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Stochastic Communities
A Mathematical Theory of Biodiversity




ISBN 9781138197022
Published May 2, 2017 by CRC Press
194 Pages 1 Color & 42 B/W Illustrations

 
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Book Description

Stochastic Communities presents a theory of biodiversity by analyzing the distribution of abundances among species in the context of a community. The basis of this theory is a distribution called the "J distribution." This distribution is a pure hyperbola and mathematically implied by the "stochastic species hypothesis" assigning equal probabilities of birth and death within the population of each species over varying periods of time. The J distribution in natural communities has strong empirical support resulting from a meta-study and strong theoretical support from a theorem that is mathematically implied by the stochastic species hypothesis.

Table of Contents

The J-curve and the J distribution. The J-distribution and its variations. Sampling in practice and in theory. Compiling and analysing field data. Predictions from data. Extending the sample. Stochastic systems and the stochastic community. The metastudy: A review. Fossil J-curves. Summary of theory and open problems. Appendix A: Mathematical Notes and Computer Tools. Appendix B: Results of the metastudy for the J distribution. Appendix C: Results of the test for the J distribution in taxonomic data.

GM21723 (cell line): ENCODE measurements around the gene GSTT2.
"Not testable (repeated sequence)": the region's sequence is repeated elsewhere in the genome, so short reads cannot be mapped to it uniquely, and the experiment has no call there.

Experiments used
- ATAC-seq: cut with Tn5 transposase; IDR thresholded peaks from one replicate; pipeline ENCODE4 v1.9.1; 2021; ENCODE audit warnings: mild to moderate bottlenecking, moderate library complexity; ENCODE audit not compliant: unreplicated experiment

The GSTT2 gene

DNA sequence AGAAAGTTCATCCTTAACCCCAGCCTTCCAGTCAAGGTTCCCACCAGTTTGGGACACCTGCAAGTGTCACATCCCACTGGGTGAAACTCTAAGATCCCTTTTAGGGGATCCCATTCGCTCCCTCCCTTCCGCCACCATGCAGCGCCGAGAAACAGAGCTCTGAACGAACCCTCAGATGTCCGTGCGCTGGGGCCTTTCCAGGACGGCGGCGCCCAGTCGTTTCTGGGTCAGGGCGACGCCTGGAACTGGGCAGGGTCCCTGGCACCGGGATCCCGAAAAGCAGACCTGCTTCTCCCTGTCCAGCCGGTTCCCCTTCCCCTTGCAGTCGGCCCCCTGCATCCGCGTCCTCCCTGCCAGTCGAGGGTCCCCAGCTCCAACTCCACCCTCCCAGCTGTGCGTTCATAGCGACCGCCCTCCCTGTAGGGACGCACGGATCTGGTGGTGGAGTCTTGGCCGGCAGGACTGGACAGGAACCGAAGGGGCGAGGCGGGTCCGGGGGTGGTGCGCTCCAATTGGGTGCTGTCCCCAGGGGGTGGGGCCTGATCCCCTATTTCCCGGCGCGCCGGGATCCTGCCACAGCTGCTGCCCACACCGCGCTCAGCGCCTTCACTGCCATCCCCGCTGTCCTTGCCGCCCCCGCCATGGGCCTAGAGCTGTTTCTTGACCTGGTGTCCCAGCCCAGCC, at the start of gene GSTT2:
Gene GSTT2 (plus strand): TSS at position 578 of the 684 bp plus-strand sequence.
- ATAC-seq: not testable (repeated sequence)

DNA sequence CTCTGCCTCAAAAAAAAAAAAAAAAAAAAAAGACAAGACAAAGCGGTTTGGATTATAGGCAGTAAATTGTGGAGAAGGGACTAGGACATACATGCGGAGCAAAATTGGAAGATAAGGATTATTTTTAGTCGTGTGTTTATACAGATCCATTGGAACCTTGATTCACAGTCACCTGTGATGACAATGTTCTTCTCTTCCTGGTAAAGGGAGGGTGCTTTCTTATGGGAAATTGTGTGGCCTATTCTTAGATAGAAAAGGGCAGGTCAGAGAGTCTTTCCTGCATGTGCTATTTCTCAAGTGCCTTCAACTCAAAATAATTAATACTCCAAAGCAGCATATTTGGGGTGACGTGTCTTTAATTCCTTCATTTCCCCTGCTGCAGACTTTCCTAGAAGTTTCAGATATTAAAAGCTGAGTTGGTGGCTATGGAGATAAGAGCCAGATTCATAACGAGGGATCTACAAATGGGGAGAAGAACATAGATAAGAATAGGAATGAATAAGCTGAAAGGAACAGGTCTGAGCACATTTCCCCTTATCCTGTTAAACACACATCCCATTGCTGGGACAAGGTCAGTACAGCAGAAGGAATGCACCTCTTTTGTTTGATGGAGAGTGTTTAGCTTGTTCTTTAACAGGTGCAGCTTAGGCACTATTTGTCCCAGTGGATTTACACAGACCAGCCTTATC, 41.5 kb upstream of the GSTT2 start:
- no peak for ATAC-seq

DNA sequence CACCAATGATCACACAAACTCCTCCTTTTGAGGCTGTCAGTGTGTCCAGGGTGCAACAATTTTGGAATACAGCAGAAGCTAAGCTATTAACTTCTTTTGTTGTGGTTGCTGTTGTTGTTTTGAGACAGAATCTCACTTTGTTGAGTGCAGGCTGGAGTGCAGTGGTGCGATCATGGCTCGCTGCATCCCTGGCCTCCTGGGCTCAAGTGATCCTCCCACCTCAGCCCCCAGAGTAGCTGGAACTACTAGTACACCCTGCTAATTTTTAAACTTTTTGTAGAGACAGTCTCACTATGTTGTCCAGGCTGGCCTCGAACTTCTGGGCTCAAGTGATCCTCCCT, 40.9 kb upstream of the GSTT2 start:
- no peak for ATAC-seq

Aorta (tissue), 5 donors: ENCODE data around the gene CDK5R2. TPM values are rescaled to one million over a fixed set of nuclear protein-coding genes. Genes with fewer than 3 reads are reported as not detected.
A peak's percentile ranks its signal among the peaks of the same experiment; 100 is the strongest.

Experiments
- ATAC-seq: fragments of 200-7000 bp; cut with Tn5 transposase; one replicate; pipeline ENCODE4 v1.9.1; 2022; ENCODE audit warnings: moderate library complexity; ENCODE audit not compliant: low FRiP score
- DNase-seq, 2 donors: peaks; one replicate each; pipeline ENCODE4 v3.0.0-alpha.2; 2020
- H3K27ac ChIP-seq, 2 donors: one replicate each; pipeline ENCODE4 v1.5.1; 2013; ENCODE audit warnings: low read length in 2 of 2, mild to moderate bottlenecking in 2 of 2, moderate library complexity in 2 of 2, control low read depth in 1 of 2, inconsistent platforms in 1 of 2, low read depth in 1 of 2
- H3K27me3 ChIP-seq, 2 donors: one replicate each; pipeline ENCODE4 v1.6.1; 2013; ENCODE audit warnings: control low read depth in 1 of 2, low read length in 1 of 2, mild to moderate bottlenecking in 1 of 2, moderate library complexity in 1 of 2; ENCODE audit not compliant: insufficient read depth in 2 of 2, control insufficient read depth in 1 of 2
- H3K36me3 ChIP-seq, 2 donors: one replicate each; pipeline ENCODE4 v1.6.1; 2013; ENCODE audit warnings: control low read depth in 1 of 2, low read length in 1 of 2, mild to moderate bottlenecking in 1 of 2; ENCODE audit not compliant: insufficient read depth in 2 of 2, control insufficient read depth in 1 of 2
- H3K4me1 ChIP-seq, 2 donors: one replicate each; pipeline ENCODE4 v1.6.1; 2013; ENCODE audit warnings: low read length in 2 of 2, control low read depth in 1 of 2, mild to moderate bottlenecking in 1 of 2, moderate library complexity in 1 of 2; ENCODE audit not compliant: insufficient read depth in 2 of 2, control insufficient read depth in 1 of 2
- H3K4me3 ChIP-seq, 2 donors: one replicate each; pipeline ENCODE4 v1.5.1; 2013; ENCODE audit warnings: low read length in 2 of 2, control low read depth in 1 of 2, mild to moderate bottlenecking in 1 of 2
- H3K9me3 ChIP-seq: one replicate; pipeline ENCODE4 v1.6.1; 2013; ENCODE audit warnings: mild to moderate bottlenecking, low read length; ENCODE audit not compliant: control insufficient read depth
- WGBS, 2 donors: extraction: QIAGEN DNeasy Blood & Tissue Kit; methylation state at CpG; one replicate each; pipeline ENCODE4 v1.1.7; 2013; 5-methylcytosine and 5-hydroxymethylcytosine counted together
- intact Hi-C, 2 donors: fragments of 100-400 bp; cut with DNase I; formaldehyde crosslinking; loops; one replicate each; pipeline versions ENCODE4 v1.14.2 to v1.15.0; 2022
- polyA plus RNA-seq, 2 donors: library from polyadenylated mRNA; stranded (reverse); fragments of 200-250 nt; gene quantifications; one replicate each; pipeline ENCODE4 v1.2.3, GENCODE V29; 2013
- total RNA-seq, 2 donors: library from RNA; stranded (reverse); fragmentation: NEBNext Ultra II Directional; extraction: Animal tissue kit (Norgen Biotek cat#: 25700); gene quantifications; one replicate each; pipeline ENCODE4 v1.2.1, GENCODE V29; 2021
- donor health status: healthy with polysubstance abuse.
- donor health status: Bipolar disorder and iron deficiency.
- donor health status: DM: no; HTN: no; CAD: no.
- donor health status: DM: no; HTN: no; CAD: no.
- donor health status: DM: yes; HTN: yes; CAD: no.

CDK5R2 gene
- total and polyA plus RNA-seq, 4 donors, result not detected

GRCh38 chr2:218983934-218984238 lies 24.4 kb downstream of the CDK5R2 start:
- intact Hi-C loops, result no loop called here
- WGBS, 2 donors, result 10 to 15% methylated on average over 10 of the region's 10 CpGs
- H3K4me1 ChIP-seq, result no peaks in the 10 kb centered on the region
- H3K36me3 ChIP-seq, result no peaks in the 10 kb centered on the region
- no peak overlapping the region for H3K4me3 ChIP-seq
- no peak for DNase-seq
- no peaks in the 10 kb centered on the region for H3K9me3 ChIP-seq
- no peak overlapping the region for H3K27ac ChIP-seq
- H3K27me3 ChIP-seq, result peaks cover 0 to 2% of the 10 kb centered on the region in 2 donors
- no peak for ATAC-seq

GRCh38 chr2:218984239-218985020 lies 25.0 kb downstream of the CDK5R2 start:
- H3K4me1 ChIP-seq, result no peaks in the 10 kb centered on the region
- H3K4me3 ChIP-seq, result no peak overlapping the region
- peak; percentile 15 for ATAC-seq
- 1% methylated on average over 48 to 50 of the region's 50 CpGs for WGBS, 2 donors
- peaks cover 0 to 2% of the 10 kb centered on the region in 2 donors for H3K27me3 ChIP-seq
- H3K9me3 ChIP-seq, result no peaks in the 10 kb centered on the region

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Author(s)

Biography

Alexander Keewatin Dewdney is Professor Emeritus of the Department of Computer Science and the Centre for Environmental Science & Sustainability at the University of Western Ontario. He the author of dozens of peer reviewed schloarly articles and 12 books.

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Author - Alexander Keewatin Dewdney
Author

Alexander Keewatin Dewdney

Professor Emeritus, University of Western Ontario
London, ON, Canada

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Reviews

"The science of ecology suffers from a disconnect between theory and direct observation. Mathematicians have thought that simple equations could explain ecology. Field ecologists have assumed the mathematicians are right. Thus, empirical ecological understanding and prediction have suffered. Dewdney is an exceptions; he does field work and he is a mathematician. In his wonderful book, he takes advantage of both parts of ecology. And if Dewdney has done his math right, this book opens a whole new door to understanding biodiversity and its myriad causes."

- Daniel Botkin, Professor Emeritus in the Department of Ecology, Evolution, and Marine Biology at the University of California, Santa Barbara, and President of the Center for the Study of the Environment

"… development of a theory and guide to sampling, … it will be of great interest to both empirical and theoretical ecologists." 

- Trends in Ecology and Evolution